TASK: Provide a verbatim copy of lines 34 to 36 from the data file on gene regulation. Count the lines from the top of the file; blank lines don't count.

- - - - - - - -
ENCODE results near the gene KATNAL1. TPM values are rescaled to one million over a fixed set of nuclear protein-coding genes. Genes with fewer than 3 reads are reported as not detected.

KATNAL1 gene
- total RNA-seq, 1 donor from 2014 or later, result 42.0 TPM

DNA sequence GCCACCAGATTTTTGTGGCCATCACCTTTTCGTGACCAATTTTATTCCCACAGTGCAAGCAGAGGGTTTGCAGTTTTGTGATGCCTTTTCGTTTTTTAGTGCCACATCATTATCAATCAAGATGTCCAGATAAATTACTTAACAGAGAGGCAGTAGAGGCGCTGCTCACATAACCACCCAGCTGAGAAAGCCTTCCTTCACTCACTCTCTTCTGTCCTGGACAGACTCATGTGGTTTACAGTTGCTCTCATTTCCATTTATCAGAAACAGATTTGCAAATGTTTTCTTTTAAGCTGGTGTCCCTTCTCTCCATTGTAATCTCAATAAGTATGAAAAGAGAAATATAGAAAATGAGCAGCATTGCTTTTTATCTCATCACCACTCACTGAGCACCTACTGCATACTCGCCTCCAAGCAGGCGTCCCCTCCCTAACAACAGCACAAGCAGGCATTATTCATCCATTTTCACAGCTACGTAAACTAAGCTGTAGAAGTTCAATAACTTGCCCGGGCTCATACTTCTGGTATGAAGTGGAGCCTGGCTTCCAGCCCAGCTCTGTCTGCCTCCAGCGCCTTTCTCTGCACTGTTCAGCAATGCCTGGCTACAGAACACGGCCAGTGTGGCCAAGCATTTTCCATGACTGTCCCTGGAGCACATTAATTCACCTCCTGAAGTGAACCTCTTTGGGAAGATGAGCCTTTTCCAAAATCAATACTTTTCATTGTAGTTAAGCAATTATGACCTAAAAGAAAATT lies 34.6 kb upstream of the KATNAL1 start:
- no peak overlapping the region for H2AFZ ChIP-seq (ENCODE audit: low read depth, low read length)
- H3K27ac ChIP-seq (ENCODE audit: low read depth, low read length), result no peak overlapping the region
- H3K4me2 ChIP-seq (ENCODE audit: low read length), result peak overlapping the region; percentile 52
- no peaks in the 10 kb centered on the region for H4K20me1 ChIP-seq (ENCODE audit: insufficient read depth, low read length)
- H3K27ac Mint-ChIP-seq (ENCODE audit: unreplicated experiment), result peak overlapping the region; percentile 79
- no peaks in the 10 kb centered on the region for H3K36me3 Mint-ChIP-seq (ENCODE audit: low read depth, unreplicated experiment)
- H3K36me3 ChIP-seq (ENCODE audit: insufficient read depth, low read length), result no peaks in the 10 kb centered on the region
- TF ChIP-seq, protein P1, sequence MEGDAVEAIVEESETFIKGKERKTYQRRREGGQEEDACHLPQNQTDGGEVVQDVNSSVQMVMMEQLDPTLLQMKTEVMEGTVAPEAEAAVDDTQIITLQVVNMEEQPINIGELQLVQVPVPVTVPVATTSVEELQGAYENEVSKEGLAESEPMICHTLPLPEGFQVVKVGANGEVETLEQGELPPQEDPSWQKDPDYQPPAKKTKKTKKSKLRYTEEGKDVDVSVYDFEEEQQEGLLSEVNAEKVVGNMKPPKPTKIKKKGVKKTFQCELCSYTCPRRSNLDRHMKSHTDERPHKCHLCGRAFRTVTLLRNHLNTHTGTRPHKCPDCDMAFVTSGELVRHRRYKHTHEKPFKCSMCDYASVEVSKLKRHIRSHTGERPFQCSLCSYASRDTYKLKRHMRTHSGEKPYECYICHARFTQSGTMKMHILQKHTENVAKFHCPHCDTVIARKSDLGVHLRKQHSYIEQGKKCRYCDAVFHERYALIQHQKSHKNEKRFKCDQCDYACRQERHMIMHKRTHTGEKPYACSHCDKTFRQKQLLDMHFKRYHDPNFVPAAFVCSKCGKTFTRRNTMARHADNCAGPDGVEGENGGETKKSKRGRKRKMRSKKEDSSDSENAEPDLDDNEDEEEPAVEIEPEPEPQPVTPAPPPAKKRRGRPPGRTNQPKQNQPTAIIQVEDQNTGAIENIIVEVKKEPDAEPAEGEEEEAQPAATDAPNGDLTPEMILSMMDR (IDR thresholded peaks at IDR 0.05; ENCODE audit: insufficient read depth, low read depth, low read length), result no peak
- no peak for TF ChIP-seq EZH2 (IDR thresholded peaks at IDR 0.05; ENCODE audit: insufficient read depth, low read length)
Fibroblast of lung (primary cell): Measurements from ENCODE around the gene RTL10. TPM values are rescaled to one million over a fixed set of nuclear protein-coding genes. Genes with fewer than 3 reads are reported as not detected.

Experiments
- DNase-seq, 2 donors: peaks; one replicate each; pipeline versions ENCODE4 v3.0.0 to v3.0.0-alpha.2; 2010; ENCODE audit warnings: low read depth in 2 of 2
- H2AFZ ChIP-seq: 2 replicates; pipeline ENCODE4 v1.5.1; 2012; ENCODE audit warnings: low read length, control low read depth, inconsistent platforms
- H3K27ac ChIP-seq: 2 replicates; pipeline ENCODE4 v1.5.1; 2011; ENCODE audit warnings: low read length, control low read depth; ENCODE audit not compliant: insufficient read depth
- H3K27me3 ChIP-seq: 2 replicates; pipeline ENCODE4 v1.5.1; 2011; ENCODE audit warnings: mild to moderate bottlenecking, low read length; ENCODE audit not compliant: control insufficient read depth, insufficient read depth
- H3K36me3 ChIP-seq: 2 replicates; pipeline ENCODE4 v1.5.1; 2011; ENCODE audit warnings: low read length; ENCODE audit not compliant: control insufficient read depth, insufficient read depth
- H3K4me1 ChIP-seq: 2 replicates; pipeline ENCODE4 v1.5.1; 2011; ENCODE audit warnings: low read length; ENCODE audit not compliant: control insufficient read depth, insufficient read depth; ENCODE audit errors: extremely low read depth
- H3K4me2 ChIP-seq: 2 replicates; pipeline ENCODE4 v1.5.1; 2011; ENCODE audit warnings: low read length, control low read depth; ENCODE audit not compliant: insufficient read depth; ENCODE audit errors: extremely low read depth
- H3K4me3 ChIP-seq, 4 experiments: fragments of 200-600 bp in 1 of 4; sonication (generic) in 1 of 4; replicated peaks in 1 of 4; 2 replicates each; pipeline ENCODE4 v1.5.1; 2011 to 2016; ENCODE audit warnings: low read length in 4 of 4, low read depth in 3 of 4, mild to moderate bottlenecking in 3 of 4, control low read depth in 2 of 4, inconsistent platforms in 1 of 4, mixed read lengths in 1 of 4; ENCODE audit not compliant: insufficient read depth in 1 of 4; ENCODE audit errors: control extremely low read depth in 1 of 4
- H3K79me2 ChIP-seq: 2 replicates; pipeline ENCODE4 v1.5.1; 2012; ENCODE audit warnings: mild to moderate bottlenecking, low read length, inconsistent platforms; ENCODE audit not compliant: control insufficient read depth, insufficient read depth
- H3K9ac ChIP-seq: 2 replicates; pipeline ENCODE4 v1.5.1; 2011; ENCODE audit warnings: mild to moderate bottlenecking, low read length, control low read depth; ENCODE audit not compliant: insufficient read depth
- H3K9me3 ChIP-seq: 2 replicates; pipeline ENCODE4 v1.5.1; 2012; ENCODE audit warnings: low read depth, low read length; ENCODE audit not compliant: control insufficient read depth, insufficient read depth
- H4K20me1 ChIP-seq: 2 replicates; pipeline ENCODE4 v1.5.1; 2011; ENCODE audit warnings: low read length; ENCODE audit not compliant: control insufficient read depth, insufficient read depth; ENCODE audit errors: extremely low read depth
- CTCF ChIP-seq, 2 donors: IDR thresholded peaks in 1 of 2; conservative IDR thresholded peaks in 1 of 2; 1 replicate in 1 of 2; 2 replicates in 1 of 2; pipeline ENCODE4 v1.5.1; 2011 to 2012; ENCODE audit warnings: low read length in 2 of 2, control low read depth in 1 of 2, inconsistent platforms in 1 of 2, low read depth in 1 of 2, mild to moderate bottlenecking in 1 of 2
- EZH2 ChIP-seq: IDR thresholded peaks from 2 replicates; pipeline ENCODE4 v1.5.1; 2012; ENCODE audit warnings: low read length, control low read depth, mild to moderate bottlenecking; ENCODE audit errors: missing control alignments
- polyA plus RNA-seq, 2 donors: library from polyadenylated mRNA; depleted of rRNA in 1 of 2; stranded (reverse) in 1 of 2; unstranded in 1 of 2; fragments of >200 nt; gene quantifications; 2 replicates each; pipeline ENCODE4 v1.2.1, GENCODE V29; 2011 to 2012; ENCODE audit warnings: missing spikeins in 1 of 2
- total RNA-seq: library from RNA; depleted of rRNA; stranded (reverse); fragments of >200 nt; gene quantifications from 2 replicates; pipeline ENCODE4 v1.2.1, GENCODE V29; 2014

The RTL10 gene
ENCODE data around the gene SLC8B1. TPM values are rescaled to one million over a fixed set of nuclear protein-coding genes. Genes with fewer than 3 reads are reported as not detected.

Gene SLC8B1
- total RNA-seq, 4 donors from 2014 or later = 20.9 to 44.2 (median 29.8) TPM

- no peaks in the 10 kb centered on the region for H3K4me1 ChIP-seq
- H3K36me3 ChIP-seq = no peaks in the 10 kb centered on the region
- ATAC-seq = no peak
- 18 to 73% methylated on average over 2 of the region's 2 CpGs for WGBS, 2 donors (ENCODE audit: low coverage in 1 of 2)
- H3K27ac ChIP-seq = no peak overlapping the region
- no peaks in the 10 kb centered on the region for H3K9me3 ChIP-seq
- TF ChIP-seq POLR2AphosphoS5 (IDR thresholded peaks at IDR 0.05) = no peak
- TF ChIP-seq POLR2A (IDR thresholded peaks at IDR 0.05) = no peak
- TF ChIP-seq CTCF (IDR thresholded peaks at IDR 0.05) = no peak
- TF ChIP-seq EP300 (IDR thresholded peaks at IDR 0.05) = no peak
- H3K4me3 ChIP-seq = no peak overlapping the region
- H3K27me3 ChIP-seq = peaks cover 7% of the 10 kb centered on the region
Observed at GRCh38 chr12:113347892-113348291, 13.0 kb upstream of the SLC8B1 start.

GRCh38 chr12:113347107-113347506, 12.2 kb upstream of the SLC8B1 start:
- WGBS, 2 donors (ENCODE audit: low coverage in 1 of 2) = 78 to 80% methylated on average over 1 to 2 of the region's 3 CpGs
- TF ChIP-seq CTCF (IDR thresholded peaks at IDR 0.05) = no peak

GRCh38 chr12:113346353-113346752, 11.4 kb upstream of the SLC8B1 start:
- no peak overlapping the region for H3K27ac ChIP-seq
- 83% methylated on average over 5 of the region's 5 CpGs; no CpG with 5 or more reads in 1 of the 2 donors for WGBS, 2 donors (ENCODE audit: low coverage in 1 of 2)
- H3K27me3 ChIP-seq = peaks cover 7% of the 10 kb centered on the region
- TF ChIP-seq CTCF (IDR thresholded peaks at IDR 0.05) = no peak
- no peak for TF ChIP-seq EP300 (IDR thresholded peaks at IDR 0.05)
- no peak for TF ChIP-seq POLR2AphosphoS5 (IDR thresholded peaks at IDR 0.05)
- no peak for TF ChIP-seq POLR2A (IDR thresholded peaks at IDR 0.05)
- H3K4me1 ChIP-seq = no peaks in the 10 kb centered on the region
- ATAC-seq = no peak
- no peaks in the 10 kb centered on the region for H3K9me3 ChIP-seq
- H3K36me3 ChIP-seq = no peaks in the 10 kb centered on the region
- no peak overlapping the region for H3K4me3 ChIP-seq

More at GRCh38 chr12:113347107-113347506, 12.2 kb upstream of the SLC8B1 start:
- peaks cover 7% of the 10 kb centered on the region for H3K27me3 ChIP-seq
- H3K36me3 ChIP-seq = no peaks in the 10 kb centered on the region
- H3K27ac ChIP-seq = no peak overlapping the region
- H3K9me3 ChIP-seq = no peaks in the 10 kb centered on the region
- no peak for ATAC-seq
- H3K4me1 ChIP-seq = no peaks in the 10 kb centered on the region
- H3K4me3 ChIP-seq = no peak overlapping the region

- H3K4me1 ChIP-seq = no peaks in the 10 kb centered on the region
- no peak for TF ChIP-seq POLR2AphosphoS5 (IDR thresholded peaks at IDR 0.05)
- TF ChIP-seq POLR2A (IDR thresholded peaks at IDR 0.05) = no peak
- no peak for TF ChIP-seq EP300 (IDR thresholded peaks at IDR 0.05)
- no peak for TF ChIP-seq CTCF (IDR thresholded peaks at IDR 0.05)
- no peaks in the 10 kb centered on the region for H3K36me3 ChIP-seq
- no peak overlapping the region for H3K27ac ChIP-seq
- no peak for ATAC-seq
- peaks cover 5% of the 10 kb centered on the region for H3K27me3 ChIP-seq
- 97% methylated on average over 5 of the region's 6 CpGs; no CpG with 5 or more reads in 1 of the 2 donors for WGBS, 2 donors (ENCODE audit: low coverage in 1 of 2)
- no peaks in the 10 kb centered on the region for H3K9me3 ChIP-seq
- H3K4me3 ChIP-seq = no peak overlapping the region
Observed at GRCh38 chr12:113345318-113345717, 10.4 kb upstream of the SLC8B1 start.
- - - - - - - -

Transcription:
Gene SLC8B1
- total RNA-seq, 4 donors from 2014 or later = 20.9 to 44.2 (median 29.8) TPM

- no peaks in the 10 kb centered on the region for H3K4me1 ChIP-seq